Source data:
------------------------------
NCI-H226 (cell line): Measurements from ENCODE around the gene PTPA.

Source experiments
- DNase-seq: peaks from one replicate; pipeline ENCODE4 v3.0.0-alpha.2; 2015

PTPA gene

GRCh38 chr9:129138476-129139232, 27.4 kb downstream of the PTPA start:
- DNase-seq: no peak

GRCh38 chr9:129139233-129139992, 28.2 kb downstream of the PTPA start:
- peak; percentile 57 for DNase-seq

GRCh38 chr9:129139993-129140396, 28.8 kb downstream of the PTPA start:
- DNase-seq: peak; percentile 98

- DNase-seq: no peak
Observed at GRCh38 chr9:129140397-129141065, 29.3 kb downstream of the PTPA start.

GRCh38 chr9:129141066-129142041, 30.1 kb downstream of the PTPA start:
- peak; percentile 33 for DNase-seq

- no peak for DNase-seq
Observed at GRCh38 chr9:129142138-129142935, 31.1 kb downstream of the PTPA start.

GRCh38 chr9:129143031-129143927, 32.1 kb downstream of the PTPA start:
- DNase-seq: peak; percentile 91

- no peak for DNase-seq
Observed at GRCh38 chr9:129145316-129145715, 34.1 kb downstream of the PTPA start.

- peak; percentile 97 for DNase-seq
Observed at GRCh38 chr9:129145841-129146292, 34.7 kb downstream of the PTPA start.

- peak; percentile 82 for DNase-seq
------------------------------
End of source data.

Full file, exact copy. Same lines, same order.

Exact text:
NCI-H226 (cell line): Measurements from ENCODE around the gene PTPA.

Source experiments
- DNase-seq: peaks from one replicate; pipeline ENCODE4 v3.0.0-alpha.2; 2015

PTPA gene

GRCh38 chr9:129138476-129139232, 27.4 kb downstream of the PTPA start:
- DNase-seq: no peak

GRCh38 chr9:129139233-129139992, 28.2 kb downstream of the PTPA start:
- peak; percentile 57 for DNase-seq

GRCh38 chr9:129139993-129140396, 28.8 kb downstream of the PTPA start:
- DNase-seq: peak; percentile 98

- DNase-seq: no peak
Observed at GRCh38 chr9:129140397-129141065, 29.3 kb downstream of the PTPA start.

GRCh38 chr9:129141066-129142041, 30.1 kb downstream of the PTPA start:
- peak; percentile 33 for DNase-seq

- no peak for DNase-seq
Observed at GRCh38 chr9:129142138-129142935, 31.1 kb downstream of the PTPA start.

GRCh38 chr9:129143031-129143927, 32.1 kb downstream of the PTPA start:
- DNase-seq: peak; percentile 91

- no peak for DNase-seq
Observed at GRCh38 chr9:129145316-129145715, 34.1 kb downstream of the PTPA start.

- peak; percentile 97 for DNase-seq
Observed at GRCh38 chr9:129145841-129146292, 34.7 kb downstream of the PTPA start.

- peak; percentile 82 for DNase-seq